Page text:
Tag Archives: khaled hosseini


Hosseini I read a lot of depressing books. But I think I just finished the most depressing book I've ever read (with the possible exception of Sophie's Choice, which I read many, many years ago): A Thousand Splendid Suns, the companion to Khaled Hosseini's The Kite Runner. This was one disturbing book.

A Thousand Splendid Suns, like The Kite Runner, takes place in Afghanistan. This time, though, Hosseini tells Afghanistan's story through the eyes of women, ending in the mid 2000s. The women are Mariam, born illegimately to a maid and her rich employer, and Laila, a more privileged girl born in Kabul whose life takes a dramatic turn at age 14 and ends up entwined with Mariam's. Hosseini takes on motherhood, love, marriage, abusem, oppression, sacrifice, and freedom in telling Mariam and Laila's stories.

Like The Kite Runner, Hosseini injects danger – or the possibility of it – into every page of A Thousand Splendid Suns. Terrible things happen, over and over again. Afghanistan's bloody and tragic history, from the Soviet occupation to the Taliban, forms the backdrop for the unimaginable devastation, fear and loss that his characters experience. I don't think that Hosseini is necessarily a writer of great literature – he leaves little to the imagination, and can be repetitive in this themes - but he is undeniably an expert storyteller. I commend him for making a complicated situation very easy to follow.

This book has haunted me since I finished it. My god, am I lucky to be a woman living in the United States right now. We have so many liberties that we take for granted, no matter how convinced we are of our fundamental right to enjoy them.

I listened to A Thousand Splendid Suns mostly on audio, with the exception of the last three chapters. I liked the audio version a lot – there's a female narrator with a foreign accent that sounds like it is probably faithful to Hosseini's mother tongue (though I wouldn't know if it weren't) and the story is easy to follow on audio.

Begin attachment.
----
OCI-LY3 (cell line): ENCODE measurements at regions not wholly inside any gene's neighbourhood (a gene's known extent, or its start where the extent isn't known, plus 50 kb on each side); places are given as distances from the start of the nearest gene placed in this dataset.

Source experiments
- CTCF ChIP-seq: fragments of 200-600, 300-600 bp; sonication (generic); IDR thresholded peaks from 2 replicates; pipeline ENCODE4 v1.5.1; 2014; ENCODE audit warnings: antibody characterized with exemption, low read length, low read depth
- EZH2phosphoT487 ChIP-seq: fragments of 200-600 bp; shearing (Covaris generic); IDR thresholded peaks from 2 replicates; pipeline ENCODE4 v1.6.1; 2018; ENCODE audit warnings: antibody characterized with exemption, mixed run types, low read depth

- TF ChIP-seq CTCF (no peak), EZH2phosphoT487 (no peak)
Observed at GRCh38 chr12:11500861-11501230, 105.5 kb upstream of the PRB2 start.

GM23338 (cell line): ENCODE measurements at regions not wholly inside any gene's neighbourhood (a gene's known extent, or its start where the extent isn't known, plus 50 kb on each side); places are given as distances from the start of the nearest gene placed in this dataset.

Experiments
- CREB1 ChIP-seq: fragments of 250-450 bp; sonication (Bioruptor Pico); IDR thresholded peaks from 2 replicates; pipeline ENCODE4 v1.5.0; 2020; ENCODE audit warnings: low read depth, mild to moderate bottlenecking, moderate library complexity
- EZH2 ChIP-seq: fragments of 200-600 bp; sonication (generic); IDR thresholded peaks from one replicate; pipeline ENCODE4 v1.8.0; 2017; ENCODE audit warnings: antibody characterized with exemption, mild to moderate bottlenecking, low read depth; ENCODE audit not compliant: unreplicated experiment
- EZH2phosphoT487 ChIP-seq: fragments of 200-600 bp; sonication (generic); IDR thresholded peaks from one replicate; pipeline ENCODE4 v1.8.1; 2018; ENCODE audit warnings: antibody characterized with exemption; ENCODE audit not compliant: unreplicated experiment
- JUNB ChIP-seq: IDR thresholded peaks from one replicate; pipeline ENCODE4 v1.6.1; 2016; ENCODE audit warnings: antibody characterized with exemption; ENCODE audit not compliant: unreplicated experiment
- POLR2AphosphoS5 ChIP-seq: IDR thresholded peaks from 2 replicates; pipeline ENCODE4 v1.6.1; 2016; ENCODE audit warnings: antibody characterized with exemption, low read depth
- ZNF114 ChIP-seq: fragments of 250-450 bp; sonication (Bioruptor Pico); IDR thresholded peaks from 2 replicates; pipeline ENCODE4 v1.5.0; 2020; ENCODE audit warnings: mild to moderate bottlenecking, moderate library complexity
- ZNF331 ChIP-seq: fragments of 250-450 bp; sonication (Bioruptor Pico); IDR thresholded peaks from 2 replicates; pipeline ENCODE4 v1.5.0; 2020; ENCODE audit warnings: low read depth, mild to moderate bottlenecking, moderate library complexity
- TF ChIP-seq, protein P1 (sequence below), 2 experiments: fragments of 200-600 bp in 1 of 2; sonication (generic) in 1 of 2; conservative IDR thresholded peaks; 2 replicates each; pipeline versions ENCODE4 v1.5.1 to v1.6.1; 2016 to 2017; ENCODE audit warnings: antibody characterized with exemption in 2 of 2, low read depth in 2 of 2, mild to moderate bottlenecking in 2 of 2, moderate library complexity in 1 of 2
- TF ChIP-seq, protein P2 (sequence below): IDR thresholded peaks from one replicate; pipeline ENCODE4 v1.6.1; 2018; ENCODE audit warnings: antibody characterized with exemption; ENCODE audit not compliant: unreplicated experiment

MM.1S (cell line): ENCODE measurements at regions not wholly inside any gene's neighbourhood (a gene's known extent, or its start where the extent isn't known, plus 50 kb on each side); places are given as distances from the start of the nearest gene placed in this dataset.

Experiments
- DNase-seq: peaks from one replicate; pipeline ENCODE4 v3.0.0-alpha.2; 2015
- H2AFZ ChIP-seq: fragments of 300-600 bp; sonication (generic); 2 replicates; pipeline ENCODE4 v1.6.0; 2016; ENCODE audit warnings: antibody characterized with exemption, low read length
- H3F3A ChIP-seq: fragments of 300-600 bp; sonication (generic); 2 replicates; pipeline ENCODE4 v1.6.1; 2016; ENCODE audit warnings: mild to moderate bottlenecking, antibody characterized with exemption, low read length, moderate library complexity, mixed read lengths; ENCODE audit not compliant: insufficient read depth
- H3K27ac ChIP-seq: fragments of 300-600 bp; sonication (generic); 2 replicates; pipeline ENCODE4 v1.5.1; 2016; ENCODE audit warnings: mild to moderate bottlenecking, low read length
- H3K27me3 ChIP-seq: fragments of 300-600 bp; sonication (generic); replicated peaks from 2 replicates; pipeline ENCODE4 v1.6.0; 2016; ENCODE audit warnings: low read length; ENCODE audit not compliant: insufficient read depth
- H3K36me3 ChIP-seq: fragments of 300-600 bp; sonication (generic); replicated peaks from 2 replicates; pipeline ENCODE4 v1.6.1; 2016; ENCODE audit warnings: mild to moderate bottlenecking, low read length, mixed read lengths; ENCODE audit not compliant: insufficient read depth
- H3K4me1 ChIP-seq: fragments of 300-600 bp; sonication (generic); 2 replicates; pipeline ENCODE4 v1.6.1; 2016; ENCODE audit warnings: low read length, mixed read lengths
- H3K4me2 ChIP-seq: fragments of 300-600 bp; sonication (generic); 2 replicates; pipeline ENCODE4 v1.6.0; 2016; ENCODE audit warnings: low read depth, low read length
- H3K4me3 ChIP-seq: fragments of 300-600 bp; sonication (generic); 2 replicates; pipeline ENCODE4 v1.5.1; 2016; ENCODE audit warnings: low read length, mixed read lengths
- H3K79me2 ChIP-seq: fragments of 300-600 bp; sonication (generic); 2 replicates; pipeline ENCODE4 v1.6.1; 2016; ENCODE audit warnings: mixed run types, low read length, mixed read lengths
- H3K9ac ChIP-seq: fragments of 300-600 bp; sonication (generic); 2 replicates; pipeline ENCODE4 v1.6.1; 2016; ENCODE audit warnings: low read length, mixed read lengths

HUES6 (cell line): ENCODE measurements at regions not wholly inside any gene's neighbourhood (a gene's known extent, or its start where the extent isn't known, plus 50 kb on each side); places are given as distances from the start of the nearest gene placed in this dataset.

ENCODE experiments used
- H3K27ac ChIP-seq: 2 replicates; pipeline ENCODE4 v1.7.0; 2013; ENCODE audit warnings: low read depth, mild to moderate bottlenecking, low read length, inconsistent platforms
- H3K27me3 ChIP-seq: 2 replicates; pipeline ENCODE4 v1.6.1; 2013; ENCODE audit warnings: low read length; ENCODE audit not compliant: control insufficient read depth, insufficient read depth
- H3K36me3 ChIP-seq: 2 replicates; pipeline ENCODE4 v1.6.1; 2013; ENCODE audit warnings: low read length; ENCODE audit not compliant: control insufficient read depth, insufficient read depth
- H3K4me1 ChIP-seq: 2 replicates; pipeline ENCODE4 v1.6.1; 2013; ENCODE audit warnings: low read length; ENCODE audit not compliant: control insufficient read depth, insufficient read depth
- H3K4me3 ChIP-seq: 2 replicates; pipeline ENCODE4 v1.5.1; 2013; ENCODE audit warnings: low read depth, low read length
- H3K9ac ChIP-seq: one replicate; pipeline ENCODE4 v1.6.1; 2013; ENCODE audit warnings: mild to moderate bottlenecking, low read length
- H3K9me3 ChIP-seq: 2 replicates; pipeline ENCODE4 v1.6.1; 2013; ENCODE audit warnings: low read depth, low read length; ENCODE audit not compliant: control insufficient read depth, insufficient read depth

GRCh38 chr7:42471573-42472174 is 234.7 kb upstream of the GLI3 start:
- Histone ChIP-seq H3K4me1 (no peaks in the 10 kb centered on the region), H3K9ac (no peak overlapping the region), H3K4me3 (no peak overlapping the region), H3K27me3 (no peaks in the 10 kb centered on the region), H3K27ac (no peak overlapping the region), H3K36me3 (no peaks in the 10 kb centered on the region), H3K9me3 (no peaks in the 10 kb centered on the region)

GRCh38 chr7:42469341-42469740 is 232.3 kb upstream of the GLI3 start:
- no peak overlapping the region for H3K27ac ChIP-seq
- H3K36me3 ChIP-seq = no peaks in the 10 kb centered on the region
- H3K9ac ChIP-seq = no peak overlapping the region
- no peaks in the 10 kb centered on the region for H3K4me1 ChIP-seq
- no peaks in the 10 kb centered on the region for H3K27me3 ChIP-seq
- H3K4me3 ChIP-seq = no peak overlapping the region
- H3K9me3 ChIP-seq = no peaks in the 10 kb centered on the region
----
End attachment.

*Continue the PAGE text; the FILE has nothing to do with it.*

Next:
If you haven't already read A Thousand Splendid Suns, then proceed with caution. Be prepared for an intense, though ultimately quite rewarding, read.

Hi there, FTC. You want to know if I got a free book in order to write this review? Nope. Audiobook was from the library and I found the hardcover at a used book sale.

THE KITE RUNNER by Khaled Hosseini

Kite-runner As I mentioned last week, 2010 was the year of reading books that other people liked. The Kite Runner, by Khaled Hosseini, is definitely on that list – it’s a bestseller that’s been ubiquitous for years (came out in 2003), but that I hadn’t been particularly motivated to read until about a month ago.

For those few who haven’t read it already, The Kite Runner is the story of Amir, a privileged boy who grew up in Kabul, Afghanistan in the early 70s with a strong but distant and unapproving father. His best friend was Hassan, the son of his father’s servant, who adored Amir unconditionally despite Amir’s often dismissive and cruel attitude toward him. The Kite Runner follows Amir after he and his father emigrated to America when the Russians take over Afghanistan, until he ends up returning to the troubled country in the early 00’s when the Taliban is now in power.

Amir betrays Hassan early on in the book, and spend his life deeply regretting it. The Kite Runner is a story of redemption – the lengths one will go to in order “to be good again”. It is also a story about fathers and sons, and the lengths one will go to for the approval both of a parent and a society. And, finally, it is of course the story of the destruction of Afghanistan over the last decades, due to political warlordism, bombings, violence, Taliban, etc.

The Kite Runner is a painful read – there is violence lurking at every corner. But it is a very powerful book, too – one that I had trouble putting down. The writing is clear and simple, even repetitive at times. Hosseini makes a few of the same points over and over, which was a little annoying by the end – as if the reader couldn’t have grasped his themes without the repetition. I also had issues with the last third of the book, which seemed unrealistic in places and rushed, compared to the contemplative, detailed pace of the first two thirds.

In the end, I liked The Kite Runner, but I didn’t love it. I am not surprised that it became as popular as it did – it is a bit of an adrenaline rush, both brutal and beautiful. I am glad I read it, and glad to have learned more about Afghanistan. I listened to it mostly on audio, narrated by the author, which I recommend (I loved hearing his native accent).

I’m sure many of you have read The Kite Runner – what did you think?